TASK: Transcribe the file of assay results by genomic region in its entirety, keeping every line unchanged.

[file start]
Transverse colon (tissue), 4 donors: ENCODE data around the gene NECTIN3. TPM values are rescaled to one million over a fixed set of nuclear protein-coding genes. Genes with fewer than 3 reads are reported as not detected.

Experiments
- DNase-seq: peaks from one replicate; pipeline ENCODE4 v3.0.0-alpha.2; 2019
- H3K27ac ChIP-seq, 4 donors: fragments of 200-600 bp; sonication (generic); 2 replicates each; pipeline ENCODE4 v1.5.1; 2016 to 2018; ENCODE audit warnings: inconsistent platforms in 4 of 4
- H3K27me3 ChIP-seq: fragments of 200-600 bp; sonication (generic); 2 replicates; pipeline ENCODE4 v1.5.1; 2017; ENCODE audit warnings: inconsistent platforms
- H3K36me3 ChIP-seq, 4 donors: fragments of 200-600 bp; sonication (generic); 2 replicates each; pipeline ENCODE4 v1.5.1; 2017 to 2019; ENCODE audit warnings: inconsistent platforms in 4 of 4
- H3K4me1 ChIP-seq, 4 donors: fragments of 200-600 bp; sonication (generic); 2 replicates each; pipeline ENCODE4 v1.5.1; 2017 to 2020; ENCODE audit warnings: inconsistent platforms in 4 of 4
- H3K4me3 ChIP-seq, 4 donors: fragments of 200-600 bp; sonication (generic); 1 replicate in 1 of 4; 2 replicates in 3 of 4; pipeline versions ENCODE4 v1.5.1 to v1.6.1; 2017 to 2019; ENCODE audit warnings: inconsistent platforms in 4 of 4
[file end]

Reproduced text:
Transverse colon (tissue), 4 donors: ENCODE data around the gene NECTIN3. TPM values are rescaled to one million over a fixed set of nuclear protein-coding genes. Genes with fewer than 3 reads are reported as not detected.

Experiments
- DNase-seq: peaks from one replicate; pipeline ENCODE4 v3.0.0-alpha.2; 2019
- H3K27ac ChIP-seq, 4 donors: fragments of 200-600 bp; sonication (generic); 2 replicates each; pipeline ENCODE4 v1.5.1; 2016 to 2018; ENCODE audit warnings: inconsistent platforms in 4 of 4
- H3K27me3 ChIP-seq: fragments of 200-600 bp; sonication (generic); 2 replicates; pipeline ENCODE4 v1.5.1; 2017; ENCODE audit warnings: inconsistent platforms
- H3K36me3 ChIP-seq, 4 donors: fragments of 200-600 bp; sonication (generic); 2 replicates each; pipeline ENCODE4 v1.5.1; 2017 to 2019; ENCODE audit warnings: inconsistent platforms in 4 of 4
- H3K4me1 ChIP-seq, 4 donors: fragments of 200-600 bp; sonication (generic); 2 replicates each; pipeline ENCODE4 v1.5.1; 2017 to 2020; ENCODE audit warnings: inconsistent platforms in 4 of 4
- H3K4me3 ChIP-seq, 4 donors: fragments of 200-600 bp; sonication (generic); 1 replicate in 1 of 4; 2 replicates in 3 of 4; pipeline versions ENCODE4 v1.5.1 to v1.6.1; 2017 to 2019; ENCODE audit warnings: inconsistent platforms in 4 of 4